Now I'm thinking - if the webpage isn't on the current public website and I don't have any non-public access, then how did I get to it from the PLCB website? Plus, it doesn't need to be added since it is already there, all they have to do is update it with the information she already sent me. Don't they know what is on their own website?

The question is now will they update the website with the information that they have or will they delete it from the public view? So everything is well and good, the page will either be fixed or deleted if I have some patience and she did send me the info I was looking for. So how long will this take I wonder? I check once in a while and finally AFTER 3 MONTHS I send this.

"It seems we have a vastly different idea of what "a little time" is. It has been 90 days since I pointed this out and the non-functioning webpage is still non-functioning and still accessible... I'm not entirely sure why the PLCB no longer wants to provide this information to the general public, perhaps you can offer an explanation?"

Well, guess what?  That next morning, the page was no longer accessible, the information it provided is no longer available, and there was no explanation forthcoming as to why what used to be available to the public was no longer going to be available to the public. Not keeping the public informed is easier, I guess.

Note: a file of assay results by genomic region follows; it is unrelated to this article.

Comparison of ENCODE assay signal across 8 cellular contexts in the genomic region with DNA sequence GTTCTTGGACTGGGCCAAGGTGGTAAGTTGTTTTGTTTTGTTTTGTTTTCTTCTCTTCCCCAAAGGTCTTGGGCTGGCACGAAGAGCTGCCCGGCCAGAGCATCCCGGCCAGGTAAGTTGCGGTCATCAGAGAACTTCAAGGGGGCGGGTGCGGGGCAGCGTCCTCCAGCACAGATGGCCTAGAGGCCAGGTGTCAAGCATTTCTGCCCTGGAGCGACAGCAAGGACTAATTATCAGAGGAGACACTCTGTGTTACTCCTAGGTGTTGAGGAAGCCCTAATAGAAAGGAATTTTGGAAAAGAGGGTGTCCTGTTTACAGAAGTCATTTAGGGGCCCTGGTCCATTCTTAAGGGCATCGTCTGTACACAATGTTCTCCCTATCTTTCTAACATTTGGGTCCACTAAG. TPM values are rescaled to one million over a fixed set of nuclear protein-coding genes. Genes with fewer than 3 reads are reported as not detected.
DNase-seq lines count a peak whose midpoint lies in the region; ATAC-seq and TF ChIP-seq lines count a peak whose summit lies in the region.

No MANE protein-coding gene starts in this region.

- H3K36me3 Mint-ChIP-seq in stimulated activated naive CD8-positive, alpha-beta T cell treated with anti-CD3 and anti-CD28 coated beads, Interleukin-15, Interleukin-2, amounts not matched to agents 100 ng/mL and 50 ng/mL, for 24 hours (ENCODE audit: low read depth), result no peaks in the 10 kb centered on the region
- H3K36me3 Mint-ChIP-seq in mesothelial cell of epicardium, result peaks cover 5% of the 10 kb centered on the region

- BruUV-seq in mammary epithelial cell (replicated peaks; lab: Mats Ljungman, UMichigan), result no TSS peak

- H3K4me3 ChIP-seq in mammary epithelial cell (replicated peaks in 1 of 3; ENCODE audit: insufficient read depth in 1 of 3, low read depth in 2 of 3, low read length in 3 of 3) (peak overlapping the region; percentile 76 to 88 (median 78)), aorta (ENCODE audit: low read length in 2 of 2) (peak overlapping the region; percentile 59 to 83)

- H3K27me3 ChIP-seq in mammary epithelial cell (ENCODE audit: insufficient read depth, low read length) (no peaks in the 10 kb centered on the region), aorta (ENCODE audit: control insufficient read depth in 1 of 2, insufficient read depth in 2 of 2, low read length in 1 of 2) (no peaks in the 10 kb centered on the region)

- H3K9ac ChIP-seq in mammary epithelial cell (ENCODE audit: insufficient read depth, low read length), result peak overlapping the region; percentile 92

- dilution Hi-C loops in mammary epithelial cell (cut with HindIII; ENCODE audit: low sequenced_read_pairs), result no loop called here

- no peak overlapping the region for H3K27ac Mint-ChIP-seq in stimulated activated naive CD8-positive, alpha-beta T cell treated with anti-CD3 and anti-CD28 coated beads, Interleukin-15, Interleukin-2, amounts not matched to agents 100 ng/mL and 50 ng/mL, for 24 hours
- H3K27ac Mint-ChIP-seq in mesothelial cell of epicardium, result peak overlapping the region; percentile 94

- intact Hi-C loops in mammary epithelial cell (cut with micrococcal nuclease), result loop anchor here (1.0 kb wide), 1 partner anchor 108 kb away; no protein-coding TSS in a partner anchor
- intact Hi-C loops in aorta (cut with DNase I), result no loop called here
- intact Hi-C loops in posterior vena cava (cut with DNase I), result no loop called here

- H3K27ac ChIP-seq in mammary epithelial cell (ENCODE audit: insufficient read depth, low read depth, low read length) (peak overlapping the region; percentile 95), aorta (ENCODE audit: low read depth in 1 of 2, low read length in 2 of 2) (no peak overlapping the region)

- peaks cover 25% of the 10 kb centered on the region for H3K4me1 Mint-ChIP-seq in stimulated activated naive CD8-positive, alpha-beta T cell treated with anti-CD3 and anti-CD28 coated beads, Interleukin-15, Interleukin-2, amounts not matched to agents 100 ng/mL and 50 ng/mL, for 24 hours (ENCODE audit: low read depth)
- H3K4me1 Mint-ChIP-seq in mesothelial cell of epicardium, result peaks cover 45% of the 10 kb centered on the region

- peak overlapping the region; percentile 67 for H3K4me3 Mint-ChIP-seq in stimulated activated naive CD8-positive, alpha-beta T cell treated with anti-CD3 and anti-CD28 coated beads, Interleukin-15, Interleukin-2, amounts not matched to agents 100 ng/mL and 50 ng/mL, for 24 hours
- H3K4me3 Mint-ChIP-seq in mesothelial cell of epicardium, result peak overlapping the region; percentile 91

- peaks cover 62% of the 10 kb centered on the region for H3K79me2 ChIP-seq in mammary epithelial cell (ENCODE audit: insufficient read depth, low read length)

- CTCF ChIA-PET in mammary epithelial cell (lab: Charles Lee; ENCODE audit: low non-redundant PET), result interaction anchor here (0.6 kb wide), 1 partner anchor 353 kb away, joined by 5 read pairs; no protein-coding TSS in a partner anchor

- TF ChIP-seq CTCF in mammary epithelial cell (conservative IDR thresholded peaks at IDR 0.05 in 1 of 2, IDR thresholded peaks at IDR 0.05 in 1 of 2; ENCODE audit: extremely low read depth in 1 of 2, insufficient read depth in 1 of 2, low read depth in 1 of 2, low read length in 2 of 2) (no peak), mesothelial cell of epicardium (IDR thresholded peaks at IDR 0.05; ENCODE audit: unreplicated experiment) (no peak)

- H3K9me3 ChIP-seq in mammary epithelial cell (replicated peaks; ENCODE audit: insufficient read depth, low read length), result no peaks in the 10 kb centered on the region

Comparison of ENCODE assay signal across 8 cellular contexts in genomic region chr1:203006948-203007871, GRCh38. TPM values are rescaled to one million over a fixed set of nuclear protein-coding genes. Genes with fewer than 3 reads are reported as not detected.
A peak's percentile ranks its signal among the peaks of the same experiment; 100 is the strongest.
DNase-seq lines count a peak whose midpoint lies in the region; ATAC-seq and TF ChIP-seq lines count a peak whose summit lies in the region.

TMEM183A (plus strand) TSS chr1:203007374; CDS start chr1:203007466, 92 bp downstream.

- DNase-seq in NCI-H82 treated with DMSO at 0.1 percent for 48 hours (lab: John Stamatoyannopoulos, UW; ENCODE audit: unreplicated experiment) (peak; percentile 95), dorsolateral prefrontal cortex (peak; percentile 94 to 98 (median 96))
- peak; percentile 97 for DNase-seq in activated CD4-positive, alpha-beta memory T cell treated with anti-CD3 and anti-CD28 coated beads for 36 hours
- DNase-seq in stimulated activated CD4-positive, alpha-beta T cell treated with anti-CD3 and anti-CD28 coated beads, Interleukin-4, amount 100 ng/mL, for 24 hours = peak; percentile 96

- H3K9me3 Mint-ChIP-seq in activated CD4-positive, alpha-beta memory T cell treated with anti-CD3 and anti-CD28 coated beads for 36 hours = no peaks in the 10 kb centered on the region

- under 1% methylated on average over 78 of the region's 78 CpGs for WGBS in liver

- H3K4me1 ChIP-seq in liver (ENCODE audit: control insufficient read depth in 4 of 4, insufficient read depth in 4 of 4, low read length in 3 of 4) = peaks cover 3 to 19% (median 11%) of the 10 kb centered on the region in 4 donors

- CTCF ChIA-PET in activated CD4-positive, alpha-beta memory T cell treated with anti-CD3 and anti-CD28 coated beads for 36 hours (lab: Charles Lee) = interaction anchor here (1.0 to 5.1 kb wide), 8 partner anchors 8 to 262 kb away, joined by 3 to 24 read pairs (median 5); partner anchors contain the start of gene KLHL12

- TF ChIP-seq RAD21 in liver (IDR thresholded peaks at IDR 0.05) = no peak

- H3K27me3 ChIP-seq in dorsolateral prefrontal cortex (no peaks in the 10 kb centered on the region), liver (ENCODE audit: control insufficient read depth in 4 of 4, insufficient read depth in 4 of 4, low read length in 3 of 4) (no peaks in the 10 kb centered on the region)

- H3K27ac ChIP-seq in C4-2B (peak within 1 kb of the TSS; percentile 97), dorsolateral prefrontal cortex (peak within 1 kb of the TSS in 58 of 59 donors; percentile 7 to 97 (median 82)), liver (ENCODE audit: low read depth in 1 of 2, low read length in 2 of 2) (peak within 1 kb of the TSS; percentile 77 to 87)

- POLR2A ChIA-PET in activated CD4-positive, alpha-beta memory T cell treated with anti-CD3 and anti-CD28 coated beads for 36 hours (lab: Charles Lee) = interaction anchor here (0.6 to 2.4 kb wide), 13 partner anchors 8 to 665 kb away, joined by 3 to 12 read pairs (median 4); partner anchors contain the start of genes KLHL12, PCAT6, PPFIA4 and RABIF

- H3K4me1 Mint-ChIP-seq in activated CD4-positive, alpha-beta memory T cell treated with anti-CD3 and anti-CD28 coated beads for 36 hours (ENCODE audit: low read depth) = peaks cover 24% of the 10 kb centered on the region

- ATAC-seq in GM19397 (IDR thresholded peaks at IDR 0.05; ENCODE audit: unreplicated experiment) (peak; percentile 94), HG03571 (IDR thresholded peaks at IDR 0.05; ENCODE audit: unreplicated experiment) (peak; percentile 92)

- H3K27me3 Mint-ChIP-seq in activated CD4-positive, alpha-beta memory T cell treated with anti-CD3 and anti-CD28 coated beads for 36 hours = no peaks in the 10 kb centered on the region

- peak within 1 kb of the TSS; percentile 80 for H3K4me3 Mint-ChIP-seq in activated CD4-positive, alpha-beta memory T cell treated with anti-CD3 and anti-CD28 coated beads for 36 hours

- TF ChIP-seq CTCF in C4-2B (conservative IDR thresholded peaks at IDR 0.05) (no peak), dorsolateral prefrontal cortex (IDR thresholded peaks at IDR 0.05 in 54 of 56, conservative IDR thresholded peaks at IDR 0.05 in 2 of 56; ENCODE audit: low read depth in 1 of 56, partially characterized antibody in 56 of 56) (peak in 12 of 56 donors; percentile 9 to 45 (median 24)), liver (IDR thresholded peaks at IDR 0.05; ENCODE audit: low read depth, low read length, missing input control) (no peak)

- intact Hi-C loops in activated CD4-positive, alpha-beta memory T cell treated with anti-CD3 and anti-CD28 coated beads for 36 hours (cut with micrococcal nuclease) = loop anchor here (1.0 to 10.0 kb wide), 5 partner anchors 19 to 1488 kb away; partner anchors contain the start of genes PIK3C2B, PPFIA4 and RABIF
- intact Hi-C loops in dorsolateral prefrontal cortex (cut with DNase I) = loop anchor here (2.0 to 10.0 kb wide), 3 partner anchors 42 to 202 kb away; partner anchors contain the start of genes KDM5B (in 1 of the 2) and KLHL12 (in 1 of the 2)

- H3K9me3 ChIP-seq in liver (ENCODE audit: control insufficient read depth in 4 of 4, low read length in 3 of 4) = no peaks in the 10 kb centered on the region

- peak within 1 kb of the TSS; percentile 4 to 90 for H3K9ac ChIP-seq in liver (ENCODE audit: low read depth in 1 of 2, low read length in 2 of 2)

Just like anything else it seems, the PLCB only does something when pushed, or when their mistakes are pointed out, or when the threat of privatization looms. That is no way to run a state agency and certainly no way to run a business.


Wednesday, November 19, 2014

4 for 25. Pitiful isn't it? Want the best wine - shop out of state.(corrected)

Rejoice Citizens! Out of 101,000 cases for the Wine Spectators top 25 wines your PLCB managed to secure about 10 of them! 

In a stunning display of wine buying ineptitude those highly qualified, knowledgeable (so we're told) buyers responsible for satisfying the wants of almost 13 million citizens of the Commonwealth managed to select even fewer of the Wine Spectator top 25 wines this year than last. With numerous private stores across the country doing as well or better one has to wonder how they do it with such limited buying power and no PLCB experts on hand to help them.

This yet again proves that to be a savvy wine consumer in Pennsylvania one only has to travel out of state

Without further ado, Wine Spectator's #11-25.

11. Mt. Eden Vineyards Chardonnay Santa Cruz Mountains 2011, 1,692 cases.  
      Not available in PA
12. Château Guiraud Sauternes 2011, 7,000 cases.
      Not available in PA
13. Fonseca Vintage Port 2011, 2,190 cases.
      I originally listed this as Not available in PA but if you search for porto instead of port it shows up.  My bad.
14. Fontodi Colli della Toscana Centrale Flaccianello 2011, 4,000 cases.
      Not available in PA
15. Bedrock The Bedrock Heritage Sonoma Valley 2012, 500 cases.